Robert Livingston Tillotson to MVB, 5 August 1818

R[obert] [Livingston] Tillotson to MVB, [5] August 1818

Rhinebeck

DSir

I received by the last mail your letter of the 5th. Inst. & join with you in some little degree of surprise at the extraordinary reserve of the President. Tho I have not yet received an answer to my letter still I believed that others had been more fortunate & that some moderation of his Views had escaped him, but from his silence I am compelled to believe that particular reasons have urged him to this course much beyond my ability to influence, & therefore as he has not even <answered> acknowledged my letter, I feel some degree of delicacy in intruding on this studied reserve; but as the Chief Justice shall command every exertion on my part, I will again attempt to draw from him the requisite explanation by letter as it will not be in my power immediately to obtain a personal interview. I am so situated just at this moment in my family arrangements that it would be next to impossible for me to visit Washington but if in the beginning of the next month, it should become important, after making the trial of an other epistle, I will seek an interview. The Vice President might obtain an answer if strongly urged, & therefore I think he ought to be asked to write. So important do I think the early appointment of the Chief Justice to the interests of the general Administration in this State that I think it due to the personal respect I feel for Mr Monroe, to do every thing in my power to urge him to seize the opportunity of fortifying his administration in NewYork, for he will want all the aid that able friends can give him. To shew you, how strongly entitled I was to an answer to my letter I enclose a Copy. Remember me affectionately to the Chief Justice who is now with you, & for god' sakes do not support S. for Senator to Congress as we are all led to believe, from declarations of yours, are in circulation. I can <illegible> to his gradual descent from the bench which cannot long be embarrassed by his presence, or disgraced by his intrigues.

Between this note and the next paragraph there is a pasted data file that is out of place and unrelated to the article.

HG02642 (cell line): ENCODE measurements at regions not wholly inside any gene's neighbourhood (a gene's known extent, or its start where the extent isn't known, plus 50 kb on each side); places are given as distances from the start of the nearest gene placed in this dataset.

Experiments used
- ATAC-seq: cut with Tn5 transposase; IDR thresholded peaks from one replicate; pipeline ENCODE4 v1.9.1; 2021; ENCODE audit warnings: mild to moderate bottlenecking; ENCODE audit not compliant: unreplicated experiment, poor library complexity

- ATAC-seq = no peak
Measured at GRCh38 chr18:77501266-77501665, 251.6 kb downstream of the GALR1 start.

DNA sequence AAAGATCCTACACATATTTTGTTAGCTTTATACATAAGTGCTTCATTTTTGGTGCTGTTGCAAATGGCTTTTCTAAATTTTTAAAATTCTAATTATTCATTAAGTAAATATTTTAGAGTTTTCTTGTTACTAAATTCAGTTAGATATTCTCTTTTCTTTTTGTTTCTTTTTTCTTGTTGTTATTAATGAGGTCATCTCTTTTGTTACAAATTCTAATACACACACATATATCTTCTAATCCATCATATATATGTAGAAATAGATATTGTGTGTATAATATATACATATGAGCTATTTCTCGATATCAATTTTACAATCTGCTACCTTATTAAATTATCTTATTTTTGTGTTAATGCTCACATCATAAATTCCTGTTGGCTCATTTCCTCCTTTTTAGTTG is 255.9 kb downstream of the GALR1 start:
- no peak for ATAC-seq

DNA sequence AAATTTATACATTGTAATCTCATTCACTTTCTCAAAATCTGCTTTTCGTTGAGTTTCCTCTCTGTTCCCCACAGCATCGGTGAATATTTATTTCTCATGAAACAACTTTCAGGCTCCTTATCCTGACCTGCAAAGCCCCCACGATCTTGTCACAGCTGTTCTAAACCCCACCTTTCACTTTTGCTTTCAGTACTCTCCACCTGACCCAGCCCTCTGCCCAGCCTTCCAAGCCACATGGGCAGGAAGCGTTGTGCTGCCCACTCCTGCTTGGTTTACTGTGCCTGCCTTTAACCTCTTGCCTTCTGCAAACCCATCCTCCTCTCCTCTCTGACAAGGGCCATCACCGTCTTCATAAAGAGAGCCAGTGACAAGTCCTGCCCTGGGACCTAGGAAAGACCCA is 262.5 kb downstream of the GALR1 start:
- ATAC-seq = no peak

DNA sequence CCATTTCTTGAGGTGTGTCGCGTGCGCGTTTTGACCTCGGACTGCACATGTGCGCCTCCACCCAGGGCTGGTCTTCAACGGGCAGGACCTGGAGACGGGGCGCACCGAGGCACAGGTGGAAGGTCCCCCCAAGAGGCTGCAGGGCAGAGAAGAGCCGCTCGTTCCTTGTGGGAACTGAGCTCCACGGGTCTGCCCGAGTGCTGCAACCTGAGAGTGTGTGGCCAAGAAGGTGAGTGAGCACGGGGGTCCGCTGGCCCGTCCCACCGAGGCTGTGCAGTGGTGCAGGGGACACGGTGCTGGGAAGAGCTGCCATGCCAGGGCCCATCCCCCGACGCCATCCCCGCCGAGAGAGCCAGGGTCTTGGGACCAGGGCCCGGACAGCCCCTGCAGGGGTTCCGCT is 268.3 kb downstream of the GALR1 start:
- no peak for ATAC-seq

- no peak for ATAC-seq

Your's sincerely 

R. Tillotson

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